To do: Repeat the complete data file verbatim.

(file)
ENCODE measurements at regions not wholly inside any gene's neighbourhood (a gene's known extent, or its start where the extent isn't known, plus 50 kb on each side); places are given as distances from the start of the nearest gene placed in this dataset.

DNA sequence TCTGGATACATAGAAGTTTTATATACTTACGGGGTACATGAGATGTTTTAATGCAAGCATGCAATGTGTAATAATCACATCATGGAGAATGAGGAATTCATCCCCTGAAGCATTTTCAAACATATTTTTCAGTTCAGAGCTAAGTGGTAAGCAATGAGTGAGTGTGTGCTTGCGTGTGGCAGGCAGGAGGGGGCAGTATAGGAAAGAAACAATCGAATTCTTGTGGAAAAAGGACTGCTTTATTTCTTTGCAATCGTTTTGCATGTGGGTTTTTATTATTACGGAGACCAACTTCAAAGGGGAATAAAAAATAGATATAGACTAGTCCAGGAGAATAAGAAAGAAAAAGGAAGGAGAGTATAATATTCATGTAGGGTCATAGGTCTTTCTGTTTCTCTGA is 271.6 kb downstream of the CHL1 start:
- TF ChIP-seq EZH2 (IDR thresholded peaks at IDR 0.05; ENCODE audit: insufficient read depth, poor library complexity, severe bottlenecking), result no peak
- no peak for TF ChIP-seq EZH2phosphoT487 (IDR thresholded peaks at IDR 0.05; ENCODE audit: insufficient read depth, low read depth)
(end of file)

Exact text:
ENCODE measurements at regions not wholly inside any gene's neighbourhood (a gene's known extent, or its start where the extent isn't known, plus 50 kb on each side); places are given as distances from the start of the nearest gene placed in this dataset.

DNA sequence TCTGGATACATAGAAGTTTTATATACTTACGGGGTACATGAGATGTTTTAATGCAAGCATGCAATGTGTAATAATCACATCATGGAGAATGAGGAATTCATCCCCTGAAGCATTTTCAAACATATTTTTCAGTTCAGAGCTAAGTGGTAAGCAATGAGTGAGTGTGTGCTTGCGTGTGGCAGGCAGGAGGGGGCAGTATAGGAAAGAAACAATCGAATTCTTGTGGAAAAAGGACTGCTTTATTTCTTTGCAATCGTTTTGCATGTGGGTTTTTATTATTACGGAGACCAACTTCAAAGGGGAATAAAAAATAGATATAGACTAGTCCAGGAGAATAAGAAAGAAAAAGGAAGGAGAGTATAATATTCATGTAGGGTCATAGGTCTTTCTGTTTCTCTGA is 271.6 kb downstream of the CHL1 start:
- TF ChIP-seq EZH2 (IDR thresholded peaks at IDR 0.05; ENCODE audit: insufficient read depth, poor library complexity, severe bottlenecking), result no peak
- no peak for TF ChIP-seq EZH2phosphoT487 (IDR thresholded peaks at IDR 0.05; ENCODE audit: insufficient read depth, low read depth)